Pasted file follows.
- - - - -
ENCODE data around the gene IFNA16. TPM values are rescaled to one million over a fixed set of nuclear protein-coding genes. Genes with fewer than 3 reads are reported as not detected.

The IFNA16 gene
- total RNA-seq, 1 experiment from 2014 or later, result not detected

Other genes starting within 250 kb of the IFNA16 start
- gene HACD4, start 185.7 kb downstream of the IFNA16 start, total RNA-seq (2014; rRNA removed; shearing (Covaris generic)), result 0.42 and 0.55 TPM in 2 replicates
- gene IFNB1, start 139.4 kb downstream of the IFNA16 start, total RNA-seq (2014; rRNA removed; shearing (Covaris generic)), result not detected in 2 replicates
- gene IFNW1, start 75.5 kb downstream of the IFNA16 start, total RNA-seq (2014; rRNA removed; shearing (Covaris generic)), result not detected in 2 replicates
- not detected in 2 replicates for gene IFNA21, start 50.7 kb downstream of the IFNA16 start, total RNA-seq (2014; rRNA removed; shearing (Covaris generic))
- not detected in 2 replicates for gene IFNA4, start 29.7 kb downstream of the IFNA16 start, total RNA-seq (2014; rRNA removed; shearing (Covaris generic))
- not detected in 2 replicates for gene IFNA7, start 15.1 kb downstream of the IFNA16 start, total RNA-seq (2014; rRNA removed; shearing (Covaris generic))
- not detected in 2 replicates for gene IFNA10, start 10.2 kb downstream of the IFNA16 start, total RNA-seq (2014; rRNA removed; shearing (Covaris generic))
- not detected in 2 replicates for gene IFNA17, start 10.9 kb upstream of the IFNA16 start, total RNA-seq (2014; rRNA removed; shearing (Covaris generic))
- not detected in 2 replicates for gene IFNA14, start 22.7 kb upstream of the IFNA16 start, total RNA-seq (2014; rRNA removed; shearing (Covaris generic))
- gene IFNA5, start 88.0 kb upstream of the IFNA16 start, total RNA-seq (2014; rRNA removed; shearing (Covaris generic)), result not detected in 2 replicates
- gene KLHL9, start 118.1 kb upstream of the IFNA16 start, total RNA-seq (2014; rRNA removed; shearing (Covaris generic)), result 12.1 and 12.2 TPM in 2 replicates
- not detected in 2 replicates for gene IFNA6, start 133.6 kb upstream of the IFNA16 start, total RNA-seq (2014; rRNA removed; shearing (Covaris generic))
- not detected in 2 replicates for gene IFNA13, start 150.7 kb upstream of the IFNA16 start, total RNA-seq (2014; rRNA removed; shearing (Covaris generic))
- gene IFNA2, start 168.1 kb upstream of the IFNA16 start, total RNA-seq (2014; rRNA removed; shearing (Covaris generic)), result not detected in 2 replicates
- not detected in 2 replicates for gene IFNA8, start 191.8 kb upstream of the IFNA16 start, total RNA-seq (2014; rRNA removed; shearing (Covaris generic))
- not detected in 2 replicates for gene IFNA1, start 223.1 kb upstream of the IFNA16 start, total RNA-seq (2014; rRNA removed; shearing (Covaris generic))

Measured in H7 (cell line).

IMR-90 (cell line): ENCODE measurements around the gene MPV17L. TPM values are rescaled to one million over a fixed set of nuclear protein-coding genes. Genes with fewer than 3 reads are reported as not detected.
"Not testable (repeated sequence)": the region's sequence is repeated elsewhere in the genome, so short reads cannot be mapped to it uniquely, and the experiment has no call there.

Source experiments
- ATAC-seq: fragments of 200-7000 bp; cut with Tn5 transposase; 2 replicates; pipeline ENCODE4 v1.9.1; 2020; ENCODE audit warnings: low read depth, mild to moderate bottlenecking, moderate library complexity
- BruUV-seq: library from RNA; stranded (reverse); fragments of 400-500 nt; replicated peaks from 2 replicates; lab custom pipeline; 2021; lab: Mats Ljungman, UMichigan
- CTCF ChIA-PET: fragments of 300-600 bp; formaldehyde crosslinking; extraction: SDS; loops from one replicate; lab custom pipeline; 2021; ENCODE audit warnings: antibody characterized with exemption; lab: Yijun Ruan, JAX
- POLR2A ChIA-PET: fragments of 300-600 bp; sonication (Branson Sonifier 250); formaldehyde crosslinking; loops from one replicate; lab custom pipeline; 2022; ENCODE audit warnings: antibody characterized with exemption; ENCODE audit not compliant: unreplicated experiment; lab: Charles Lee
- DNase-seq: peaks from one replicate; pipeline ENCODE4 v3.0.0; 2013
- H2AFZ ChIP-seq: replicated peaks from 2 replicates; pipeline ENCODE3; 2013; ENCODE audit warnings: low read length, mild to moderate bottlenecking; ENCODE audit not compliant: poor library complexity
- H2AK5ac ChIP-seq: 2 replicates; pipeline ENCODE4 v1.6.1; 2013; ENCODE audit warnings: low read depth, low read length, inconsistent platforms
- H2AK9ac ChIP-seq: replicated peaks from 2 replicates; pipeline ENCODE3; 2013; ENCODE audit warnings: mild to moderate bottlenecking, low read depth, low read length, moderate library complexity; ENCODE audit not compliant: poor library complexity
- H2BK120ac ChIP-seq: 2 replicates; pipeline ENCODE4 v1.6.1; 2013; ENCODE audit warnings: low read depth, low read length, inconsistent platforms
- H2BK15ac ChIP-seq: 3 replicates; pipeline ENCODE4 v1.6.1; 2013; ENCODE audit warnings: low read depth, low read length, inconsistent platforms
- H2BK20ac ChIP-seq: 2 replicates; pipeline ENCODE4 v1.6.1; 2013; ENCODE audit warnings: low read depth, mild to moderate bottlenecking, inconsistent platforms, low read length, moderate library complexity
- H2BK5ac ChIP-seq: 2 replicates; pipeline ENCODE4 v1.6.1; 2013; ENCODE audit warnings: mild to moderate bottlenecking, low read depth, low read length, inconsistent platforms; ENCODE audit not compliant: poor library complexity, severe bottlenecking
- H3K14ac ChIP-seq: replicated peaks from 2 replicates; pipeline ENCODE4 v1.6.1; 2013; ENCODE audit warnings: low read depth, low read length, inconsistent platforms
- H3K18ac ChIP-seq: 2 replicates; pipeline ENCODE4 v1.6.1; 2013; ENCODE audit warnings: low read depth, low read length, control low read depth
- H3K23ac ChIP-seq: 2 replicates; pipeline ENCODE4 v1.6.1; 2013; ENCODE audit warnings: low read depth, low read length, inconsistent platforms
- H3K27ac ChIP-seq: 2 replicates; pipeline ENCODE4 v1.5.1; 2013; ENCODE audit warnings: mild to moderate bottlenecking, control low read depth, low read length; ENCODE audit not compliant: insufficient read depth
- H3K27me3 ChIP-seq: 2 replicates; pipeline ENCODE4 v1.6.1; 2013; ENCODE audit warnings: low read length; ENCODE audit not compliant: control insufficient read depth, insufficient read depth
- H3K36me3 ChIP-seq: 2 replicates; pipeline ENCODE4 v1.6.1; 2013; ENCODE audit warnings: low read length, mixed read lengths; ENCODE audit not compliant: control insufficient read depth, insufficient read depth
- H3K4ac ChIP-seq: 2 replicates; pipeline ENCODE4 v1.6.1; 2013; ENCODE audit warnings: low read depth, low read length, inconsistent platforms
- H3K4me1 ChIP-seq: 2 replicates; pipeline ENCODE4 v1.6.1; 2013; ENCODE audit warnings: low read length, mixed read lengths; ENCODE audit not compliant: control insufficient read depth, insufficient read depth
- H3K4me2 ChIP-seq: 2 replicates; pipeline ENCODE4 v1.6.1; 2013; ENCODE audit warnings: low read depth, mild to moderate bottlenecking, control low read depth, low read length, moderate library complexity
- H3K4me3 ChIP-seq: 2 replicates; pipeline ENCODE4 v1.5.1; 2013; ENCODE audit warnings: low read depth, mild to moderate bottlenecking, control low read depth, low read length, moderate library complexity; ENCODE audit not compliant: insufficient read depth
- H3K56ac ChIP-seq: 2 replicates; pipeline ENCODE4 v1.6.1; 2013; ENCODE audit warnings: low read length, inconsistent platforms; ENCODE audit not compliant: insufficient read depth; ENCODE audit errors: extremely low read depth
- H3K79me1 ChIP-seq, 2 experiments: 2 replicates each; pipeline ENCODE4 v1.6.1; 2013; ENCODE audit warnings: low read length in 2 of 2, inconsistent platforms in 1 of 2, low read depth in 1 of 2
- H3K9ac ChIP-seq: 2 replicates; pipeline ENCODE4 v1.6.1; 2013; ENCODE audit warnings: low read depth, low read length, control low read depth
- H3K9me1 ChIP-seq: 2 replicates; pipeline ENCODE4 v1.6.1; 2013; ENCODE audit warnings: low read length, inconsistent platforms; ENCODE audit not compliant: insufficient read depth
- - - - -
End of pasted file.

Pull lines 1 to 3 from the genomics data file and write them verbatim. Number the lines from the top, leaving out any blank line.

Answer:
ENCODE data around the gene IFNA16. TPM values are rescaled to one million over a fixed set of nuclear protein-coding genes. Genes with fewer than 3 reads are reported as not detected.

The IFNA16 gene
- total RNA-seq, 1 experiment from 2014 or later, result not detected